- The Washington Times - Friday, June 5, 2009

President Obama’s nominee to oversee the $700 billion Wall Street bailout warned against spending much more of the fund’s remaining $100 billion, telling a Senate panel Thursday that a cushion is needed in case of another financial crisis.

“It’s important that we leave some headroom in this program, because we’re not yet out of this crisis,” said Herb Allison Jr. during his confirmation hearing before the Senate Banking, Housing and Urban Affairs Committee.

“The Treasury, the government needs some flexibility so that if there’s a need in the future, we can intervene in a timely manner on behalf of the American public.”

But Mr. Allison said he expects an increase in repayments in coming weeks from banks that received taxpayer aid.

“I think that’s quite likely that there will be a bump next week,” he said.

He declined to say how much bailout money he thought would be repaid next week, when the Federal Reserve is expected to announce its initial set of redemption approvals from 19 banks that received taxpayer assistance.

Mr. Allison also sidestepped several questions regarding how involved the federal government should be in managing the assets it controls of failed business such as General Motors Corp., Chrysler LLC and American International Group Inc.

But he added that government has no desire to be a “day-to-day manager of those companies.”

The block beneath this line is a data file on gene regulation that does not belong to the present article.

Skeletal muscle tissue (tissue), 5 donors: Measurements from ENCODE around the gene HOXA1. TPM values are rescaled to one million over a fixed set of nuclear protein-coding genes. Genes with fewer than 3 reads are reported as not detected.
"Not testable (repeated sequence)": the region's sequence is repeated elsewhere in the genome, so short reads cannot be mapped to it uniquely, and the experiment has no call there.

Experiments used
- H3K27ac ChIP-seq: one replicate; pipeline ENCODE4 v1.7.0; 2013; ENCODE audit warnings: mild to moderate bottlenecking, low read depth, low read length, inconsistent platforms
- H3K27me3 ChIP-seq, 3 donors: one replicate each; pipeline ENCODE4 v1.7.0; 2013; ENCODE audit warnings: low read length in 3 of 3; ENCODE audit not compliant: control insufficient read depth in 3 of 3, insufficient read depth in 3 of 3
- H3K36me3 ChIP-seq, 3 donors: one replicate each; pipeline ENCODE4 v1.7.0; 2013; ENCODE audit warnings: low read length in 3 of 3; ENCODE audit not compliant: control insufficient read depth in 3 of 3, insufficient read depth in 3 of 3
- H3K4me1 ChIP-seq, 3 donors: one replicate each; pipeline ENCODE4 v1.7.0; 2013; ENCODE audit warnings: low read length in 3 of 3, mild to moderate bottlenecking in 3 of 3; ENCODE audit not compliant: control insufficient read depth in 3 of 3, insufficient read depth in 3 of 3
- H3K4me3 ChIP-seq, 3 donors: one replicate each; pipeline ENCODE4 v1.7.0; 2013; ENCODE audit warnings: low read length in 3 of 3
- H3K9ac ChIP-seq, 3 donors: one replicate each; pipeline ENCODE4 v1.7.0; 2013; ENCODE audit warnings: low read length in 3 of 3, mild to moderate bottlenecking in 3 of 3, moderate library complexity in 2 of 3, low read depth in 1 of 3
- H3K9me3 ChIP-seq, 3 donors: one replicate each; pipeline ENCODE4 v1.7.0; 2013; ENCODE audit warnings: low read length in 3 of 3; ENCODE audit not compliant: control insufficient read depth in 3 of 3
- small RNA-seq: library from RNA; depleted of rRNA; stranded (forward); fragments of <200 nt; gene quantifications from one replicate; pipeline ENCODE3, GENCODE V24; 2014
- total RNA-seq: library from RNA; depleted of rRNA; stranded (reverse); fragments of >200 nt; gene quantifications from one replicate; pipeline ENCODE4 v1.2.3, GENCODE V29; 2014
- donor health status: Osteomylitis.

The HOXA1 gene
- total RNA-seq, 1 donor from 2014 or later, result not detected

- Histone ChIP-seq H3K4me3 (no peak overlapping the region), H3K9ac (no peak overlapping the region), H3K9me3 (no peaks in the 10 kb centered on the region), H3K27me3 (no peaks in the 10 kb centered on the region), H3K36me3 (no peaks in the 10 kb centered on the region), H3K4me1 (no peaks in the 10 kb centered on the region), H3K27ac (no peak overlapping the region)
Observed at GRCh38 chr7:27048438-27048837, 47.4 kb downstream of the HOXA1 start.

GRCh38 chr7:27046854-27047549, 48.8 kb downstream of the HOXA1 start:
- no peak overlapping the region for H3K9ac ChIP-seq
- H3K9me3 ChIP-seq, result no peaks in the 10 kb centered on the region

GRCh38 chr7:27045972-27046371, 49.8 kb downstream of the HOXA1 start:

Mr. Allison, if confirmed, would serve as a Treasury Department assistant secretary to run its Troubled Asset Relief Program, or TARP. He has worked at Treasury since May 1 as a counselor to Secretary Timothy F. Geithner.

Former Treasury Secretary Henry M. Paulson Jr. chose Mr. Allison, a former president of New York brokerage Merrill Lynch, to run Fannie Mae last September after the housing-finance company was put into government receivership.

Mr. Allison promised that if confirmed he would spend TARP money wisely, saying that the success of the program is crucial to stabilizing the economy.

“I will keep in mind that the financial crisis isn’t mainly about banks. It’s about alleviating the real hardships Americans are facing every day,” he said. “I will strive to be a prudent investor on behalf of the American people.”

The global financial crisis is not over, he added, so Treasury and Congress must be flexible and willing to modify programs such as TARP to ensure a full economic recovery.

The committee, which greeted Mr. Allison warmly, is expected to approve his nomination in the coming days. His nomination then would be sent to the full Senate, where he is expected to win confirmation.

Committee Chairman Christopher J. Dodd said he was “excited” about Mr. Allison’s nomination.

“This is going to be a great opportunity for us to get this right and to give the country that renewed sense of confidence about how this program is working and why it’s in their interest that we succeed with it,” the Connecticut Democrat said.

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